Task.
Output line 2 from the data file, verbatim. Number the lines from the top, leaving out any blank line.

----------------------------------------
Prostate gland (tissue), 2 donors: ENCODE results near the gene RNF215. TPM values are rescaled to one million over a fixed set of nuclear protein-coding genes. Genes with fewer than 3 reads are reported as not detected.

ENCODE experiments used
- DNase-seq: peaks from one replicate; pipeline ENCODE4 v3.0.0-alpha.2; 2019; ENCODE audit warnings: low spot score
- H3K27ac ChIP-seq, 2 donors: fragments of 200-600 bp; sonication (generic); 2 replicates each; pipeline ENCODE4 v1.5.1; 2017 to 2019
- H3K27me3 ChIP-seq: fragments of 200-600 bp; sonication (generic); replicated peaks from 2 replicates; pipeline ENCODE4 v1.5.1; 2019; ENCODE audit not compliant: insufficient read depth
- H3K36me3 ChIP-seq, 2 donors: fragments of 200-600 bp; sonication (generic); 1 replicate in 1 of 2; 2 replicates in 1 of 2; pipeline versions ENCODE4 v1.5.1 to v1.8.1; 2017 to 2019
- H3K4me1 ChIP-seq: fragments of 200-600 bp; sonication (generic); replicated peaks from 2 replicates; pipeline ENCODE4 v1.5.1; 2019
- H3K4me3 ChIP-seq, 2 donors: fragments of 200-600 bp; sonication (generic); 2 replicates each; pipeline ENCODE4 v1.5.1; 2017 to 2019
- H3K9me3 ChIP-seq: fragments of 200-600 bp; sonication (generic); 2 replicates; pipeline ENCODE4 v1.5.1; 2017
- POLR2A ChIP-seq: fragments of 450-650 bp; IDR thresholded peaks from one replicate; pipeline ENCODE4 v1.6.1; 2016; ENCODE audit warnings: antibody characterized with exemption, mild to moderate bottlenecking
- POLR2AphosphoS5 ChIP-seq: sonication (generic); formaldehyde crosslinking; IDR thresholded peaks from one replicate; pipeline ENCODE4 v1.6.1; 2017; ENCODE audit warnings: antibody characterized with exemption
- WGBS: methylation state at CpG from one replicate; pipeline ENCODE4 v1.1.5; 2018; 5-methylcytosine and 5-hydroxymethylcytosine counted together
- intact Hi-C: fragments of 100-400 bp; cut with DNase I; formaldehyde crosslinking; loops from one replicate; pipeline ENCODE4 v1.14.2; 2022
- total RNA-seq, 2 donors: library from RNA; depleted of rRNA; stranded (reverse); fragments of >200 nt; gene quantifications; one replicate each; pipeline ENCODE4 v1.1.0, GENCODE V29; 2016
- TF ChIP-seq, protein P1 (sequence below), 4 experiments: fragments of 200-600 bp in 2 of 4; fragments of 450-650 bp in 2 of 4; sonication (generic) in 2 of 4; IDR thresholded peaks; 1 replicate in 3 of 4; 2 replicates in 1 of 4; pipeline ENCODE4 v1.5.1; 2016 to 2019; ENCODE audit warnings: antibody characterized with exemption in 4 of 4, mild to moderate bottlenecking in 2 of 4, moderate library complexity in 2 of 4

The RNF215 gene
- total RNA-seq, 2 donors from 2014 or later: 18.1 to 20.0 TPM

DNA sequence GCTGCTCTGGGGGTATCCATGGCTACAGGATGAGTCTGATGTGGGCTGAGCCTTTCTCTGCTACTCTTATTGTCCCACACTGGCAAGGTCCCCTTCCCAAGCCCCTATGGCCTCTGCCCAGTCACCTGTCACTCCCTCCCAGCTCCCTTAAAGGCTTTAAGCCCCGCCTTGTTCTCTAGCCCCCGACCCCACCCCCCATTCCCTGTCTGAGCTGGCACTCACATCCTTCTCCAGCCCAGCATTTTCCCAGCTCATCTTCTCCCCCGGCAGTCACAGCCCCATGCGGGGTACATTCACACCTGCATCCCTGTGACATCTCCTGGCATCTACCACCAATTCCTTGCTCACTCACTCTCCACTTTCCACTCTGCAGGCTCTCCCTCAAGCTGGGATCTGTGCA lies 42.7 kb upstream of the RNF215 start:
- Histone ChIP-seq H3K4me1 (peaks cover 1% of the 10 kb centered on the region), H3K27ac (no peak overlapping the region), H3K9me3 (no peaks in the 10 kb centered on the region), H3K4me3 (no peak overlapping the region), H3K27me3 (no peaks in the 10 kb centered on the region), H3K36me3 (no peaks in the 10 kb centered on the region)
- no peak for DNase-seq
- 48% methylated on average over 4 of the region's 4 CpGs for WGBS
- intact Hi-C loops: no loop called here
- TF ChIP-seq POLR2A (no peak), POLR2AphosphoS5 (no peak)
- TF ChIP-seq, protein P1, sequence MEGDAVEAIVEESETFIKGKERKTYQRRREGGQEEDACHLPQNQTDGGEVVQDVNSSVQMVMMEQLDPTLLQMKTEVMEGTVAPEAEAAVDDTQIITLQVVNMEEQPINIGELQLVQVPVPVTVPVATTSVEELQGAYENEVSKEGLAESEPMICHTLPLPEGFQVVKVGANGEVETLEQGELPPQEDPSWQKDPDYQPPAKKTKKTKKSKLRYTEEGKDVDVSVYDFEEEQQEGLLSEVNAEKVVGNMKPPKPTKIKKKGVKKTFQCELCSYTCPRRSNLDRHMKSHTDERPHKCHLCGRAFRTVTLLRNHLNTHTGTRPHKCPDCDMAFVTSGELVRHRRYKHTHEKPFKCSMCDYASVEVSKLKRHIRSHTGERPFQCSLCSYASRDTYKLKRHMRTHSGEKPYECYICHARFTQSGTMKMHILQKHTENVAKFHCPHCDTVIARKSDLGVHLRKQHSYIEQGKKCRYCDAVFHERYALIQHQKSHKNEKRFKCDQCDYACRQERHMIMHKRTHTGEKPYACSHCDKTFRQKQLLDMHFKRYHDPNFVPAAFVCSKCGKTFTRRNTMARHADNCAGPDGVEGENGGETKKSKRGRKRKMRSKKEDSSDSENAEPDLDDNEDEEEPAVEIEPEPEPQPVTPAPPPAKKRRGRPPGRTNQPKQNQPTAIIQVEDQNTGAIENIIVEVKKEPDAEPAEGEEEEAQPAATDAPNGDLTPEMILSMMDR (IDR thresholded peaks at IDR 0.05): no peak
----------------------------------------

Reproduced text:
ENCODE experiments used